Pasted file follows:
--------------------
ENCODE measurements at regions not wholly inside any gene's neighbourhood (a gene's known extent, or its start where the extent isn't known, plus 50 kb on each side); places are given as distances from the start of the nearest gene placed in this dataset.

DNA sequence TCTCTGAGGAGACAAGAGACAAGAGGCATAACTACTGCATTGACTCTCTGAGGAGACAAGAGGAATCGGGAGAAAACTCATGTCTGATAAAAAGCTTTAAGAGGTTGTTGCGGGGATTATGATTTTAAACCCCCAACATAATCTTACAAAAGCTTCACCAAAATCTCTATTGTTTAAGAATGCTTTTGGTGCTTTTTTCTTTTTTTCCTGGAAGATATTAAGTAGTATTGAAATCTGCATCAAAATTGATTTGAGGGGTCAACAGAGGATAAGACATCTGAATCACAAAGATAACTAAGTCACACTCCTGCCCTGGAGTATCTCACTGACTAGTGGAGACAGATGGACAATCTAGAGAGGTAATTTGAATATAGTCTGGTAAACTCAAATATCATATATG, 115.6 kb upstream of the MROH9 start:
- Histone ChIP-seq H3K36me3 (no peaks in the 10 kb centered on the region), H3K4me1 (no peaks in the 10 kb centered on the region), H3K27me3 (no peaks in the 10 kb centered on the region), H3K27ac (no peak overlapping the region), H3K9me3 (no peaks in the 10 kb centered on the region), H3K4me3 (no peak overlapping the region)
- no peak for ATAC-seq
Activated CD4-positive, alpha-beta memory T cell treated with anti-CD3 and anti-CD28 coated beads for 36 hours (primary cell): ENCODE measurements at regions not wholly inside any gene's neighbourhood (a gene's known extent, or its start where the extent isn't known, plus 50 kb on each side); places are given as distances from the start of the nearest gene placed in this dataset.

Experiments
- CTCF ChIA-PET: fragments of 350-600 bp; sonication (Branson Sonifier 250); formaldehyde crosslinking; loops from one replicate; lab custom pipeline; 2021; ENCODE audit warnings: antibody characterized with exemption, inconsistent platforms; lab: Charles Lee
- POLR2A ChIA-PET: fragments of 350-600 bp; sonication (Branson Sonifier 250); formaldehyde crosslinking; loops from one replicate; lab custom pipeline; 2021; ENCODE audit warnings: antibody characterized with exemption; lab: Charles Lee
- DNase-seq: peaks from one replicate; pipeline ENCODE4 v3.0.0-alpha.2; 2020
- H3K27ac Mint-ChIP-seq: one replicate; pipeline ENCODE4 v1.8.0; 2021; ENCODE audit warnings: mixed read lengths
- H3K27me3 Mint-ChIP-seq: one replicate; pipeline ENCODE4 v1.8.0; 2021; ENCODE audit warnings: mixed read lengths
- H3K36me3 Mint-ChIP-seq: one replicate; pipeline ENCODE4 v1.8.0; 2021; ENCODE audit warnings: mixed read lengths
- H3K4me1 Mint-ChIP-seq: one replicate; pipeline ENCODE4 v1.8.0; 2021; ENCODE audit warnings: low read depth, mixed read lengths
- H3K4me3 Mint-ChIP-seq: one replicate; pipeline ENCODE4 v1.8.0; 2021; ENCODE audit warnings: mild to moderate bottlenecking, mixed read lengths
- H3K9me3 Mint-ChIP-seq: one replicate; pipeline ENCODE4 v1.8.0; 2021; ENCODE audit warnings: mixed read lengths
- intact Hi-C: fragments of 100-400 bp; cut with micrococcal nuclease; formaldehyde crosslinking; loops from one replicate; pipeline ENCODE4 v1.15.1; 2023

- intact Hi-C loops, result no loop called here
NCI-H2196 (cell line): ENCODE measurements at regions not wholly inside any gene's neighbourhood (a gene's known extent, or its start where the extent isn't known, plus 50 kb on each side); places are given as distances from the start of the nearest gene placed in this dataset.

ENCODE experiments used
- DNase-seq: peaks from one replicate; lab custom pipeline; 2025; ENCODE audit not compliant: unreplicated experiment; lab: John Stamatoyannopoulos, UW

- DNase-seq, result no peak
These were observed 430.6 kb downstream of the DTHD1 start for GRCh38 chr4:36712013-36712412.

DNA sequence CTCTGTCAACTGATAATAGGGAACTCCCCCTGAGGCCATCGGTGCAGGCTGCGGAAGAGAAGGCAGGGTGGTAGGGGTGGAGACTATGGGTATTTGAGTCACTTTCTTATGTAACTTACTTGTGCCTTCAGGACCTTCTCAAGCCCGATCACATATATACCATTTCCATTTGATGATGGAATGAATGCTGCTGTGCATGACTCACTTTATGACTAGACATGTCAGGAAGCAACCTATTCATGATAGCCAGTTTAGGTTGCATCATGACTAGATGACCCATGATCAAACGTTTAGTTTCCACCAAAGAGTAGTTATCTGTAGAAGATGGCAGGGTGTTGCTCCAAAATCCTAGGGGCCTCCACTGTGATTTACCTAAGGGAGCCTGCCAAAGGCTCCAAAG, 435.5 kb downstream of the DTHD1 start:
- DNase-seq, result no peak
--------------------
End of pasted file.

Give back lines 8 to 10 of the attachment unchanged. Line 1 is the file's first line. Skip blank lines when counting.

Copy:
- POLR2A ChIA-PET: fragments of 350-600 bp; sonication (Branson Sonifier 250); formaldehyde crosslinking; loops from one replicate; lab custom pipeline; 2021; ENCODE audit warnings: antibody characterized with exemption; lab: Charles Lee
- DNase-seq: peaks from one replicate; pipeline ENCODE4 v3.0.0-alpha.2; 2020
- H3K27ac Mint-ChIP-seq: one replicate; pipeline ENCODE4 v1.8.0; 2021; ENCODE audit warnings: mixed read lengths